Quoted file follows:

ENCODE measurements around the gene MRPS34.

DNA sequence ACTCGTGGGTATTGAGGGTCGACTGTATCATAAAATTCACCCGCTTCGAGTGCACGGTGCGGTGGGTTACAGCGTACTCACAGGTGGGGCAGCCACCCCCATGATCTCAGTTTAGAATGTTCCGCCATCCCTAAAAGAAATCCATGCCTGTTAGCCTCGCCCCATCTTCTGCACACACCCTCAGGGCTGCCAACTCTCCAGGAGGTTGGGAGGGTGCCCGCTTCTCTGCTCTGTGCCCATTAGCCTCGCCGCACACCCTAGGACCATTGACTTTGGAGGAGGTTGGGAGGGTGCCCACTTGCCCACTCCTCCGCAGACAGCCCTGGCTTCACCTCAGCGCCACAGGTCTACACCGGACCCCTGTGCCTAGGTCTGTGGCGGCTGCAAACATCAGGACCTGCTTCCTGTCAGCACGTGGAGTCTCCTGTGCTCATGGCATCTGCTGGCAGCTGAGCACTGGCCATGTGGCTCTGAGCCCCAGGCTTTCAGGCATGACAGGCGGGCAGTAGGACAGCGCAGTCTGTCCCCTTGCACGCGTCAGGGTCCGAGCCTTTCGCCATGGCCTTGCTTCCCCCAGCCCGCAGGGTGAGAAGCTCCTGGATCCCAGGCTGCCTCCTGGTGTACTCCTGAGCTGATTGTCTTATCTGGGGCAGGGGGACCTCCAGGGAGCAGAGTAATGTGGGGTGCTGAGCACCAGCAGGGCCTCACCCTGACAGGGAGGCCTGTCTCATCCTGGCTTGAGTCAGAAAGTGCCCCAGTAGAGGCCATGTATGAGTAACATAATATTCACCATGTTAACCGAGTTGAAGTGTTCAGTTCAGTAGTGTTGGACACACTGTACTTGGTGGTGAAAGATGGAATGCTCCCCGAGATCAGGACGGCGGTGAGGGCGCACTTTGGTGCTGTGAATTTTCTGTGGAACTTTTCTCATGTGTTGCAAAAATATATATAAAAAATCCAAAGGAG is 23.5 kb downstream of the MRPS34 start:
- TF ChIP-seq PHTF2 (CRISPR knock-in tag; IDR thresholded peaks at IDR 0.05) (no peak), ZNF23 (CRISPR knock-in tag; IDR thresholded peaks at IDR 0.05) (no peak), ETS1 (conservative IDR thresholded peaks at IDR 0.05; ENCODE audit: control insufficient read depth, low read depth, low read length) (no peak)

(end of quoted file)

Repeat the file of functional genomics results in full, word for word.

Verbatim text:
ENCODE measurements around the gene MRPS34.

DNA sequence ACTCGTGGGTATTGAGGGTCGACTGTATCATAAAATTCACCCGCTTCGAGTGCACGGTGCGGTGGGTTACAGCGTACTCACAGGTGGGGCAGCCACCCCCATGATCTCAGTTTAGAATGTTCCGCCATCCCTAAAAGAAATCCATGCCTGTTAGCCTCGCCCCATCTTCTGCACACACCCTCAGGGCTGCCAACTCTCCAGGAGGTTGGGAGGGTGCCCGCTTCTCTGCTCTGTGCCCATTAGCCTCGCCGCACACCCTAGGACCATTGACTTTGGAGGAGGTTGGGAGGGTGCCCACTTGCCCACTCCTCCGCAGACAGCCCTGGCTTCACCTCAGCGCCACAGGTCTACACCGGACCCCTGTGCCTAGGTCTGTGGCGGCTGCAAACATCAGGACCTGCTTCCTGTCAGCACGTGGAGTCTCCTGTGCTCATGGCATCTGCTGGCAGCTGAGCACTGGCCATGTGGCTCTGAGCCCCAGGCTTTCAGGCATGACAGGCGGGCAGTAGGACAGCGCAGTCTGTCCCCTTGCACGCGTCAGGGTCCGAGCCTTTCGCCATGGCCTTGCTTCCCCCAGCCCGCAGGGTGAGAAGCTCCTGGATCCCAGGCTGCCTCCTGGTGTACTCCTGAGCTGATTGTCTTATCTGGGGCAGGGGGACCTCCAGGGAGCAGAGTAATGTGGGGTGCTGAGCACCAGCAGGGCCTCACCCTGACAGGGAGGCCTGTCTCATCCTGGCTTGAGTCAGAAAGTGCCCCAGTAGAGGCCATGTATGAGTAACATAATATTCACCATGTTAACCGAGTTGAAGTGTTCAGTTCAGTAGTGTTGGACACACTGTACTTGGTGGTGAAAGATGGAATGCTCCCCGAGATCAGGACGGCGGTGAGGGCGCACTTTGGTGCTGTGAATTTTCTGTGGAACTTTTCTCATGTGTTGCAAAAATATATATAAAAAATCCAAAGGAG is 23.5 kb downstream of the MRPS34 start:
- TF ChIP-seq PHTF2 (CRISPR knock-in tag; IDR thresholded peaks at IDR 0.05) (no peak), ZNF23 (CRISPR knock-in tag; IDR thresholded peaks at IDR 0.05) (no peak), ETS1 (conservative IDR thresholded peaks at IDR 0.05; ENCODE audit: control insufficient read depth, low read depth, low read length) (no peak)